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Sketching a liar

Or, how to tell if someone is lying to you.

Much of human communication is non-verbal so we’re programmed to pick up on alternative clues to detect deception. How then, do you tell if someone is lying?

The real answer is the skilled liar will, perhaps, even be able to bypass their body’s physiological tells, though there are techniques that research scientists have developed to aid law enforcement determine who is telling the truth. I outline both here as these are great for characterisation when sketching a liar, but also instructive if you want to observe whether someone is lying to you or how you might go about catching them out.

Contradictory body language

It’s often all in the eyes. We instinctively know when someone is being genuine or not, perhaps because of their expression or confidence in delivery. Beyond this, micro-expressions can often give them game away. The slight shake of the head while answering yes, or a nod while responding in the negative are where our bodies can belie what’s coming out of our mouths. Posture shifts, gaze aversion and foot and hand movements, particularly when facing or pointing towards an exit, are all physical indicators of deception, as is looking to the person receiving the lie for their confirmation and validation.

Talking too much

People who are lying often talk too much and provide too much detail. They over-explain as if the sheer volume of information will make them seem more believable. Conversely, the liar’s explanations may be too brief, with little or no detail being offered. In this case, there’s a fear of being caught out and of overplaying their hand, so the bare minimum they can get away with seems like a better strategy. Stress factors in the voice often come into play: these may be changes in volume (getting louder) or speed (increasing in pace), or tone (becoming increasingly higher in pitch).

Memory loss

There may be memory loss when a liar is asked a difficult question. In actuality, they haven’t thought of or got a plausible answer and it can come across as reasonable not be able to access every little detail from a past event. Contradiction can be played to good effect here if the character you’re sketching previously had no problems with recall. Liars may also resort to hyperbole in their recollections, over-exaggerating details while underplaying others or showing more enthusiasm for some while others are quickly skipped past. There is also a curious tendency to become more formal with recall, either in using full names rather than short forms or nicknames, or in showing an importance to being grammatically correct in the retelling of the story, a sign of careful consideration to what is being said.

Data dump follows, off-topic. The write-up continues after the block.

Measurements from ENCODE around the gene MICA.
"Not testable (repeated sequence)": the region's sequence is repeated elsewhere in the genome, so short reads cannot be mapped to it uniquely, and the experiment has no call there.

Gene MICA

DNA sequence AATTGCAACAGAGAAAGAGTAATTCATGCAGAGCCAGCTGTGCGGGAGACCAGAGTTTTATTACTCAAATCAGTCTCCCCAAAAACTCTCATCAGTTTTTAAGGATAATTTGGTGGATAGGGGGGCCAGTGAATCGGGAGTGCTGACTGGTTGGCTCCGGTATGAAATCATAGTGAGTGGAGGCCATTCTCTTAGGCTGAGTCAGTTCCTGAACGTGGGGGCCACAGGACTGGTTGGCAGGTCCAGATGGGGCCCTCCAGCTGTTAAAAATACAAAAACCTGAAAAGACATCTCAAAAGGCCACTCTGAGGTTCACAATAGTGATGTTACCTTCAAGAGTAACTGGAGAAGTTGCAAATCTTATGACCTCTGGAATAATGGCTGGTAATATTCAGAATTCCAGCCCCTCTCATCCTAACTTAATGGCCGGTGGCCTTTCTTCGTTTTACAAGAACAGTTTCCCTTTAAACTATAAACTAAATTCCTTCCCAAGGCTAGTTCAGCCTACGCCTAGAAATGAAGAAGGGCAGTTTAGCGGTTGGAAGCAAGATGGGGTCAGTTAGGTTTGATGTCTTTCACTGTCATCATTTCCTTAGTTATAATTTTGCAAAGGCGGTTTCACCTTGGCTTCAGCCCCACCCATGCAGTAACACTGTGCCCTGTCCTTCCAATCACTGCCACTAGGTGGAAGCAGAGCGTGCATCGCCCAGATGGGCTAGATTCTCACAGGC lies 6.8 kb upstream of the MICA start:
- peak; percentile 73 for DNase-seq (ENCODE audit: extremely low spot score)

See no evil, hear no evil, speak no evil

Subconsciously a liar may try to cover their mouths with their whole hand or put a finger to their mouths when contemplating a question or speaking, as if to shush themselves or tell themselves to keep quiet. A liar may also go to cover their mouths but self-correct at the last minute, knowing this to be something of a sign of deceit. In this case they’ll often go to scratch their nose instead or rub an ear lobe or utilise some other form of self-comfort in the form of touching of the neck or chest, or they may cross their arms to form a barrier. The eyes may be rubbed or eye contact may be avoided at certain difficult junctures, or be made specifically to seek validation that they are being believed.

Questioning techniques

There are various questioning techniques that law enforcement have been trained in then to try to catch out the skilled deceiver who may be aware of these subconscious tells that they may have learned to control. The first, is to run a baseline reading. Here non-challenging questions are asked that are easily verifiable and where the answers are already known to all. An overall reading will be made of the subject in relation to the various tells outlined above to identify the potential deceiver at rest, in a place of comfort and safety. The next step would be to throw in a curveball of a question while the interviewee is relaxed and watch for their level of discomfort.

The second key technique is to make it harder for a liar to regurgitate their story when they do not have the ability to rely on memory and facts like a truthteller would. Here the questioner asks the subject to tell their stories in a reverse timeline. They will also be encouraged to provide more facts around time, location and recalled speech. Liars have prepared stories and it’s difficult to embellish these when it’s imperative to craft additional details on the fly.

Consider how, what is going on in the inside, psychologically with your characters, particularly unreliable narrators of the deliberately deceptive type, can be used to physically show internal machinations.

Observe body language more when watching people in conversation and watch for how that baseline reading may change when someone is asked to retell an event in a different way. Are they able to rely on memory alone?